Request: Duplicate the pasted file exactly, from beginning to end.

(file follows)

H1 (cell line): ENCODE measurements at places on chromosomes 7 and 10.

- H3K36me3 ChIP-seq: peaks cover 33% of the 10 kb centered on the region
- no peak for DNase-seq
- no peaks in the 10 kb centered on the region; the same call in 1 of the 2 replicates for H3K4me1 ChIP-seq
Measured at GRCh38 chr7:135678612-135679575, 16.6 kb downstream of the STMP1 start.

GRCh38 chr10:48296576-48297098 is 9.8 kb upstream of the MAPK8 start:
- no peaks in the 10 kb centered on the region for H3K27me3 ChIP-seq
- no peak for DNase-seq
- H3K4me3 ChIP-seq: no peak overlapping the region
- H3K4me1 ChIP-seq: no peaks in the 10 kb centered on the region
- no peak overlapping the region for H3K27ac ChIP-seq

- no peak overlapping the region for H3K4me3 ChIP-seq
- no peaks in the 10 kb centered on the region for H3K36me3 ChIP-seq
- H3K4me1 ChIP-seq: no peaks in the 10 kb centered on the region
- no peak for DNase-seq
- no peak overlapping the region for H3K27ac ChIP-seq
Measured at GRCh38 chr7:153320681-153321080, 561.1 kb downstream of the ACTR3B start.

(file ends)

H1 (cell line): ENCODE measurements at places on chromosomes 7 and 10.

- H3K36me3 ChIP-seq: peaks cover 33% of the 10 kb centered on the region
- no peak for DNase-seq
- no peaks in the 10 kb centered on the region; the same call in 1 of the 2 replicates for H3K4me1 ChIP-seq
Measured at GRCh38 chr7:135678612-135679575, 16.6 kb downstream of the STMP1 start.

GRCh38 chr10:48296576-48297098 is 9.8 kb upstream of the MAPK8 start:
- no peaks in the 10 kb centered on the region for H3K27me3 ChIP-seq
- no peak for DNase-seq
- H3K4me3 ChIP-seq: no peak overlapping the region
- H3K4me1 ChIP-seq: no peaks in the 10 kb centered on the region
- no peak overlapping the region for H3K27ac ChIP-seq

- no peak overlapping the region for H3K4me3 ChIP-seq
- no peaks in the 10 kb centered on the region for H3K36me3 ChIP-seq
- H3K4me1 ChIP-seq: no peaks in the 10 kb centered on the region
- no peak for DNase-seq
- no peak overlapping the region for H3K27ac ChIP-seq
Measured at GRCh38 chr7:153320681-153321080, 561.1 kb downstream of the ACTR3B start.